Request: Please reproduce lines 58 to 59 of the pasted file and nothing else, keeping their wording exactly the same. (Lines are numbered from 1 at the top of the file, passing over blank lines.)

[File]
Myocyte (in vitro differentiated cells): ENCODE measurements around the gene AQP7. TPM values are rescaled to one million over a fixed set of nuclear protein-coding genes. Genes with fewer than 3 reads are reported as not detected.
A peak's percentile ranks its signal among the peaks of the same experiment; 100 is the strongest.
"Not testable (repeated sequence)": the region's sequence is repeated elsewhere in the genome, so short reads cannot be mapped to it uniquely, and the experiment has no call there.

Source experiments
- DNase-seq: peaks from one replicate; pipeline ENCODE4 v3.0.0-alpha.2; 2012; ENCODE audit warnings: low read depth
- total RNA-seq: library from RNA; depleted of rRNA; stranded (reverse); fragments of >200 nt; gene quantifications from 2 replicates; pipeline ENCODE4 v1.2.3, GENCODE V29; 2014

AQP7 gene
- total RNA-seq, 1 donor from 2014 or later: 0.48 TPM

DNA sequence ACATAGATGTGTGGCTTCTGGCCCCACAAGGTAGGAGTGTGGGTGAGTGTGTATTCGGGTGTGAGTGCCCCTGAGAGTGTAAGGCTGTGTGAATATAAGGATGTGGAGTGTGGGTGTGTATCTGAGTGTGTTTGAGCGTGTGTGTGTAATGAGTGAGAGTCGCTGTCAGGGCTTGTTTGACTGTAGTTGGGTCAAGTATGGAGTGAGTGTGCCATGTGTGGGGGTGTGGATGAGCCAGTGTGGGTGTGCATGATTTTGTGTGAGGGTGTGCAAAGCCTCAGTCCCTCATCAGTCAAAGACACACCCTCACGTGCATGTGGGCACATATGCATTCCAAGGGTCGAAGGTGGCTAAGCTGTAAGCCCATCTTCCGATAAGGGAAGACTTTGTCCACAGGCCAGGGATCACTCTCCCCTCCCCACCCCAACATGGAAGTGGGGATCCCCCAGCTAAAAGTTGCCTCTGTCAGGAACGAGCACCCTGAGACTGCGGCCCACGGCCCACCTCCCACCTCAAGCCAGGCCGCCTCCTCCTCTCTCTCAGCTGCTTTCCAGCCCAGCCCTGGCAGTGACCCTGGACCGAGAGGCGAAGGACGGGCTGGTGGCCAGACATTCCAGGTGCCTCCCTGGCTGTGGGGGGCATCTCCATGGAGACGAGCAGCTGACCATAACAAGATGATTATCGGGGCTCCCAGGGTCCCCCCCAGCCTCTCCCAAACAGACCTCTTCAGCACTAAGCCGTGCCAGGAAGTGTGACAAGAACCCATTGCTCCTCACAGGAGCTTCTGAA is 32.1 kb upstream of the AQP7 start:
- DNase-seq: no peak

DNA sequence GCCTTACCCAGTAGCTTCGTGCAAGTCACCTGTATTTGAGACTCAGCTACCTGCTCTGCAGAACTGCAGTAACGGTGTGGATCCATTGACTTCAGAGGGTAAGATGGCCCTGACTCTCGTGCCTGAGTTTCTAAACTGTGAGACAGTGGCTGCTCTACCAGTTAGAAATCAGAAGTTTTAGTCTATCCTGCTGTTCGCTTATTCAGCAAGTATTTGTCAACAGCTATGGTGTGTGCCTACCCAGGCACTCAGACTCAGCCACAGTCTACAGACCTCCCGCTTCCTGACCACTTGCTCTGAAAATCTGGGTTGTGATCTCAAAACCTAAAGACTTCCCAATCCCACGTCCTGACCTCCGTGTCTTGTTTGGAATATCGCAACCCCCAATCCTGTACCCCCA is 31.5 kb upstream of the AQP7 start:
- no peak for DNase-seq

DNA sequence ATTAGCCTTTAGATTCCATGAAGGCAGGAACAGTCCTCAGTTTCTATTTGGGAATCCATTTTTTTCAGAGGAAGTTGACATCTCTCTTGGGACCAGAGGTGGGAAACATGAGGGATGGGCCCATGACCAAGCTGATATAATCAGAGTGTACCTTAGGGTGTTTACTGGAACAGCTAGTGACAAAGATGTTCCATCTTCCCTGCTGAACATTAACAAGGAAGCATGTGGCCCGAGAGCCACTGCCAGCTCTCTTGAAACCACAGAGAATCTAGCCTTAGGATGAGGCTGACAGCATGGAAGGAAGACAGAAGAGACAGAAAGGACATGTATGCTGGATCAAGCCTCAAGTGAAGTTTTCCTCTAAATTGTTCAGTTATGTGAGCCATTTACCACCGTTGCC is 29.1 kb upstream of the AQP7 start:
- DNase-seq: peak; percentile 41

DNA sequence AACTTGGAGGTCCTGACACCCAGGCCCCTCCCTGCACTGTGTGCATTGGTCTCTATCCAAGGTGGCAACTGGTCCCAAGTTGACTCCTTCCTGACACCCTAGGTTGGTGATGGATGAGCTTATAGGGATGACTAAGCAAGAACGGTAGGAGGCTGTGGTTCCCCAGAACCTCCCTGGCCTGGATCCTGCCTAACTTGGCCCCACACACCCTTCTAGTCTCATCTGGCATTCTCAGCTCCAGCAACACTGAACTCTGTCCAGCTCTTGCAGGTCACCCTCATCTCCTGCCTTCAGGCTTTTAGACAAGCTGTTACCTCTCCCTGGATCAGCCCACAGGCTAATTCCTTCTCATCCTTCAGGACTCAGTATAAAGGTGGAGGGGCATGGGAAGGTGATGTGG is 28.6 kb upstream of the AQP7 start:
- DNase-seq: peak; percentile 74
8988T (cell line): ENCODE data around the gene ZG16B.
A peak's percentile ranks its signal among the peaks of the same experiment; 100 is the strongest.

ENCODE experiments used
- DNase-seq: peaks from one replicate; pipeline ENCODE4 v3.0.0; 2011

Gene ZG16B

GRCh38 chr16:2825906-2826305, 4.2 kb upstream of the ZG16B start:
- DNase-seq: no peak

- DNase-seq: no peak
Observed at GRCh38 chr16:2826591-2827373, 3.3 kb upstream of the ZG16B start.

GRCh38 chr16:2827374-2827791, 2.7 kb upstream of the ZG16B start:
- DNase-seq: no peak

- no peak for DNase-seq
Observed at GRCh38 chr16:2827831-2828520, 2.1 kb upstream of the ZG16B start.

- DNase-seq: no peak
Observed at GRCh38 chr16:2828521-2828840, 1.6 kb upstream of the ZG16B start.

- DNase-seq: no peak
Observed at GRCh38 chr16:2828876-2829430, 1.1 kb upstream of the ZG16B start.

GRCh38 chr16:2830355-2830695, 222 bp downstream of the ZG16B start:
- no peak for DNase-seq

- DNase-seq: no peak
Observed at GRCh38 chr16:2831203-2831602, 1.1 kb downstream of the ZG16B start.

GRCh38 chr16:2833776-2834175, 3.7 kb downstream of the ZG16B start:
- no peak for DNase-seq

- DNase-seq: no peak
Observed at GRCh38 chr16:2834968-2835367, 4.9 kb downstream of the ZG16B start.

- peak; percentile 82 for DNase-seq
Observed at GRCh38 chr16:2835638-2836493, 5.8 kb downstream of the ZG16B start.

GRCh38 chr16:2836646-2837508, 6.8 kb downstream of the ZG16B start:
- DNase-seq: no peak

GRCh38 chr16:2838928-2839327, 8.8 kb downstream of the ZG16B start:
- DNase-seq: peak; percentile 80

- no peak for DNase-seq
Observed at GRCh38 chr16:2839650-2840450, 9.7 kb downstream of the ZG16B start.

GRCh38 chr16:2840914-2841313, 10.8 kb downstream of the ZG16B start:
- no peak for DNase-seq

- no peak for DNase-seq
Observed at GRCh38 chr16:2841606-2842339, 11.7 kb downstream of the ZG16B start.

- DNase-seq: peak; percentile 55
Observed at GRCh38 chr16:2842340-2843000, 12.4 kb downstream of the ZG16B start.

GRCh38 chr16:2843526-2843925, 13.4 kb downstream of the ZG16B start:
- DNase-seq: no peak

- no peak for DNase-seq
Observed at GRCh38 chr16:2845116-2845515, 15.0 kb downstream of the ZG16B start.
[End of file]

- no peak for DNase-seq
Observed at GRCh38 chr16:2845116-2845515, 15.0 kb downstream of the ZG16B start.